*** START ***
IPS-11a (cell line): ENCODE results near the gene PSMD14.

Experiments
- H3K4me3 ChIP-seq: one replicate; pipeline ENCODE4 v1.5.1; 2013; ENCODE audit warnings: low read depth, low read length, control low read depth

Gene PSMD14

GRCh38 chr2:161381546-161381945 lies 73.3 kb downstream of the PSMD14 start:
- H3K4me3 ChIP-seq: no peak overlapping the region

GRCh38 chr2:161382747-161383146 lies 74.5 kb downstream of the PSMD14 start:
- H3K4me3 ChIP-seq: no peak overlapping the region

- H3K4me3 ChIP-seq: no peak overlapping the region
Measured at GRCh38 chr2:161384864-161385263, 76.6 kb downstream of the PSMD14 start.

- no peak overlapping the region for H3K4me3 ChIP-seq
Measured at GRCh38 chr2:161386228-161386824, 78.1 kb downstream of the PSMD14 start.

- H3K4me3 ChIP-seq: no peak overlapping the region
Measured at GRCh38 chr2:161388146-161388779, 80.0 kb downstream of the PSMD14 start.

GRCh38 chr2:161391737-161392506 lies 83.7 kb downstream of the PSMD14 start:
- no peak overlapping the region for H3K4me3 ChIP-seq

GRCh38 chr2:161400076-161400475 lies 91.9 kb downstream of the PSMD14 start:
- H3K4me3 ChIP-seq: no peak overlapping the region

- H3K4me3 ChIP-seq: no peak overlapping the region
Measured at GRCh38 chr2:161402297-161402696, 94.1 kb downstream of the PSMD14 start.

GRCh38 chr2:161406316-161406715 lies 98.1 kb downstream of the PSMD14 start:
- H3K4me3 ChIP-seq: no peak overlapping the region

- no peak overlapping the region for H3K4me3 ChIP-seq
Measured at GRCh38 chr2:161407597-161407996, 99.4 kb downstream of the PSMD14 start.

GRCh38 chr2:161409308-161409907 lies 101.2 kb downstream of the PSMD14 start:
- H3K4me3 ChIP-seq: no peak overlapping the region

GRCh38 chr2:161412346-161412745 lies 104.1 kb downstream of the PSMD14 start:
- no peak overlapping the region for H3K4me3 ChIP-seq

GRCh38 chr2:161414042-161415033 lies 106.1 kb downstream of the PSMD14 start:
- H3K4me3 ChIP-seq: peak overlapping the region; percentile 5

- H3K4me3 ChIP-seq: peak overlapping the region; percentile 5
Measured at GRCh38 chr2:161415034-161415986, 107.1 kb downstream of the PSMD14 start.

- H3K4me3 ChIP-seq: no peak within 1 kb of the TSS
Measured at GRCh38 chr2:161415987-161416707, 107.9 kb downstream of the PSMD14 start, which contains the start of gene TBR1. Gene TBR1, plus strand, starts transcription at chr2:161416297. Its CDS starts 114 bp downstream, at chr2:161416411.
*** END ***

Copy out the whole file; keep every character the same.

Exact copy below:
IPS-11a (cell line): ENCODE results near the gene PSMD14.

Experiments
- H3K4me3 ChIP-seq: one replicate; pipeline ENCODE4 v1.5.1; 2013; ENCODE audit warnings: low read depth, low read length, control low read depth

Gene PSMD14

GRCh38 chr2:161381546-161381945 lies 73.3 kb downstream of the PSMD14 start:
- H3K4me3 ChIP-seq: no peak overlapping the region

GRCh38 chr2:161382747-161383146 lies 74.5 kb downstream of the PSMD14 start:
- H3K4me3 ChIP-seq: no peak overlapping the region

- H3K4me3 ChIP-seq: no peak overlapping the region
Measured at GRCh38 chr2:161384864-161385263, 76.6 kb downstream of the PSMD14 start.

- no peak overlapping the region for H3K4me3 ChIP-seq
Measured at GRCh38 chr2:161386228-161386824, 78.1 kb downstream of the PSMD14 start.

- H3K4me3 ChIP-seq: no peak overlapping the region
Measured at GRCh38 chr2:161388146-161388779, 80.0 kb downstream of the PSMD14 start.

GRCh38 chr2:161391737-161392506 lies 83.7 kb downstream of the PSMD14 start:
- no peak overlapping the region for H3K4me3 ChIP-seq

GRCh38 chr2:161400076-161400475 lies 91.9 kb downstream of the PSMD14 start:
- H3K4me3 ChIP-seq: no peak overlapping the region

- H3K4me3 ChIP-seq: no peak overlapping the region
Measured at GRCh38 chr2:161402297-161402696, 94.1 kb downstream of the PSMD14 start.

GRCh38 chr2:161406316-161406715 lies 98.1 kb downstream of the PSMD14 start:
- H3K4me3 ChIP-seq: no peak overlapping the region

- no peak overlapping the region for H3K4me3 ChIP-seq
Measured at GRCh38 chr2:161407597-161407996, 99.4 kb downstream of the PSMD14 start.

GRCh38 chr2:161409308-161409907 lies 101.2 kb downstream of the PSMD14 start:
- H3K4me3 ChIP-seq: no peak overlapping the region

GRCh38 chr2:161412346-161412745 lies 104.1 kb downstream of the PSMD14 start:
- no peak overlapping the region for H3K4me3 ChIP-seq

GRCh38 chr2:161414042-161415033 lies 106.1 kb downstream of the PSMD14 start:
- H3K4me3 ChIP-seq: peak overlapping the region; percentile 5

- H3K4me3 ChIP-seq: peak overlapping the region; percentile 5
Measured at GRCh38 chr2:161415034-161415986, 107.1 kb downstream of the PSMD14 start.

- H3K4me3 ChIP-seq: no peak within 1 kb of the TSS
Measured at GRCh38 chr2:161415987-161416707, 107.9 kb downstream of the PSMD14 start, which contains the start of gene TBR1. Gene TBR1, plus strand, starts transcription at chr2:161416297. Its CDS starts 114 bp downstream, at chr2:161416411.